One of the most interesting things about Valve's upcoming zombie pandemic shooter Left 4 Dead is the way the game is structured. Instead of a single story that follows one player from beginning to end, Left 4 Dead is divided into four "movies," which are essentially minicampaigns intended to be played over and over with the aid of four-person co-op and a remarkable AI system that assure no two experiences are the same. Up until this point, Valve has shown only two of the game's movies, the hospital-focused No Mercy and a run through the woods called Blood Harvest, but we recently had the chance to play through a third: Dead Air.
Part of the reason these campaigns are called movies is their clocking in at about an hour and a bit of plot guiding the action toward an ultimate destination. In the case of Dead Air, your team of survivors needs to make its way to the local airport after seeing hope in a cargo plane flying overhead. Before the action starts, you'll see hints of the movie's climax in the form of a movie poster that adorns the loading screen. The game's four playable characters stand in front of a ravaged airport with a tagline that reads, "Their flight just got delayed. Permanently."
Despite the cheeky tagline, there is hope for your team of survivors if you can withstand the literally thousands of zombies standing between your starting point and the airport. The first chapter begins in a greenhouse with your team overlooking a few shambling undead meandering from plant to plant, oblivious to your presence. But once you get equipped with some weapons and health kits and jump down, the slaughter starts and the "AI Director" immediately begins to review your performance. Over the course of the movie, the AI is constantly working to see how well your team is doing. If you're plowing through the zombies, you'll find your screen filled with dozens more enemies--often popping out of less expected spawn points like ceiling rafters. But if you're not doing so hot, the game will oblige and tone things down a bit.
The key to success in Left 4 Dead is teamwork. Your team of survivors needs to stick close together and keep close tabs on everyone's health and equipment to make sure first aid kits and other items are given to those in the most dire need of them. It's easy to get lost when your team fails to stay close, and doing that is often quite difficult in Dead Air. This movie is unique among the others we've seen in the way it keeps you on your toes by rapidly fluctuating between narrow, cramped corridors and wide-open spaces susceptible to floods of the infected. After making it through the relatively confined first and second chapters (Greenhouse and The Crane, respectively), the third chapter finds you in a construction site with a daunting amount of open space. It's easy to get separated from your teammates here when the zombie horde arrives, so you'll need to find one spot in this field of construction equipment and unfinished buildings and work together to stem the flow of hungry undead.
The fourth chapter is called The Terminal, which is when your team finally arrives at the airport. This chapter is when things start getting really tough. Whether it's crawling through cramped baggage transportation beltways, avoiding metal detectors so they don't sound and trigger waves of zombies, or navigating the maze that is any modern American airport, you're confronted with a new series of challenges that don't exist earlier in the movie.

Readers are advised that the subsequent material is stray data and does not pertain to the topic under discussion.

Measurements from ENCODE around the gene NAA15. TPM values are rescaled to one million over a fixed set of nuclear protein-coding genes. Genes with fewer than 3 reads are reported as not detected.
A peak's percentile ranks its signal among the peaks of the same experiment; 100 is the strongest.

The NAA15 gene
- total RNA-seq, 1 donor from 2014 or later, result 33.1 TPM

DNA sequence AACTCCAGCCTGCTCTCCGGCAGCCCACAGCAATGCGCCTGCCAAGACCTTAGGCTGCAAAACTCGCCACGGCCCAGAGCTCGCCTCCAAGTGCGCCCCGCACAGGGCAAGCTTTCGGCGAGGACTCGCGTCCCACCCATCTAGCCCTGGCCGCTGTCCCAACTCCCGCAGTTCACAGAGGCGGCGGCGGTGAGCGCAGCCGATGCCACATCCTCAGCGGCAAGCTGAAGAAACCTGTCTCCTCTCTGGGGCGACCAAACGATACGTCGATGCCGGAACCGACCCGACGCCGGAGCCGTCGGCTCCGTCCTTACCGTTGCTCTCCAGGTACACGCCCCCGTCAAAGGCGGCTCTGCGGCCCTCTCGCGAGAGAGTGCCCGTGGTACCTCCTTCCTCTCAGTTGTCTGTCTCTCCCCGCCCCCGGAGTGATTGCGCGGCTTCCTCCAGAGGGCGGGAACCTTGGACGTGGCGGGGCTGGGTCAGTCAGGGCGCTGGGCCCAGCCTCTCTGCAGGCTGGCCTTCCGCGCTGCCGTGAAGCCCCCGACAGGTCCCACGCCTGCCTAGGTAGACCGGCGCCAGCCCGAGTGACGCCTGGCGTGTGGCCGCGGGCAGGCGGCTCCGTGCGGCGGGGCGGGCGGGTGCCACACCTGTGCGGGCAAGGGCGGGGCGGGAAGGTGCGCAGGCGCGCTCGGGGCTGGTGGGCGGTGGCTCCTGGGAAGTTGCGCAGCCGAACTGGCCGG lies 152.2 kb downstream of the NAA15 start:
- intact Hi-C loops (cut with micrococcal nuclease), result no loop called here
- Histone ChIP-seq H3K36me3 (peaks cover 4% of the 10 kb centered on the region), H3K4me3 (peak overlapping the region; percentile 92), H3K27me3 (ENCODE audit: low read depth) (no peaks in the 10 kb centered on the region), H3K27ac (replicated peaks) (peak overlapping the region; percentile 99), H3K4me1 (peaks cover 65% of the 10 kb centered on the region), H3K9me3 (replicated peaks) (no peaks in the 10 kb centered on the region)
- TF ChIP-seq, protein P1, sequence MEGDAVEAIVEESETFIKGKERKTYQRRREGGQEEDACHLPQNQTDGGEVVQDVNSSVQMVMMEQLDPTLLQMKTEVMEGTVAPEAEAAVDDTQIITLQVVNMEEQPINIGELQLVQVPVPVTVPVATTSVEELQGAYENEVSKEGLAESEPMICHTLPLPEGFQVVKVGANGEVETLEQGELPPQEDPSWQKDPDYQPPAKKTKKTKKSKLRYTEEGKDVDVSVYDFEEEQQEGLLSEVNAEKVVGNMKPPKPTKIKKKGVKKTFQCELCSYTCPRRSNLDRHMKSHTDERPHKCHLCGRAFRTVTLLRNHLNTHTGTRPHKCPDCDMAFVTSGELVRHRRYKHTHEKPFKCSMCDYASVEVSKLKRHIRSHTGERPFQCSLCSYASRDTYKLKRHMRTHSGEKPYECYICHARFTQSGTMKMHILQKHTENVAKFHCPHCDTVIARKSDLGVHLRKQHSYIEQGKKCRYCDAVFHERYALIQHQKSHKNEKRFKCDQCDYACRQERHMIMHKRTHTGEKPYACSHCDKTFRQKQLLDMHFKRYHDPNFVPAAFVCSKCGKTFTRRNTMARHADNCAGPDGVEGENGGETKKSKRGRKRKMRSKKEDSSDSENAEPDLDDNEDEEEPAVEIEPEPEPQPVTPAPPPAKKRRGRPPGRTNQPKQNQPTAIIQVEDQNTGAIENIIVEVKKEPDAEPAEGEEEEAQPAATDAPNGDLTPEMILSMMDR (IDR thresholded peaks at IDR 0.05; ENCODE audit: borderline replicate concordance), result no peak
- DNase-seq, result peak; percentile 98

But all of that's nothing compared to Dead Air's climax. Once you've escaped from the gate, you'll make it out onto a destroyed runway with all manner of airplane wreckage strewn about. The state of the situation is really driven home by a few scripted but thoroughly impressive sequences of destruction happening in the distance. This final chapter is when you'll see the most zombies coming your way, as each movie doesn't really have a boss battle so much as it stages one final assault on your well-being with an unprecedented zombie horde threatening your rescue. In this case, you need to stave off the horde while the aforementioned cargo plane refuels, which proves to be a long and nerve-wracking process. If you're successful, you'll find salvation and see a rolling credit sequence every bit as cheeky as the movie poster, right down to fine print that tells you the number of "zombies killed in the making of this film."
This session with Left 4 Dead was unique in that we had the chance to play a single movie in two very different ways: once in single-player on a PC, and a second time with four people on the Xbox 360. In single-player, your teammates are replaced by AI-controlled bots. Oddly enough, this situation proves to be far more survival-friendly than playing with human teammates. Aside from having a bit of trouble recognizing the dangers of fire and wasting their ammo by shooting zombies near a pipe bomb you've just thrown, the AI teammates are very helpful and good at sticking close by your side. We had a much easier time making it to the end without all that pesky human error getting in the way, but at the same time that sense of human cooperation is what makes Left 4 Dead so much fun.
In terms of platform differences, the PC version clearly looks better, but for that we can thank Valve's roots as a PC developer. Still, the 360 version looks great by the console's own standards and controls very well. Deciding which version to pick up will be tough, whether you want to go with the 360's ease of matchmaking with Xbox Live or the PC's slicker visuals and greater potential for postrelease updates. You can look forward to seeing our review for both games when Left 4 Dead arrives on November 20.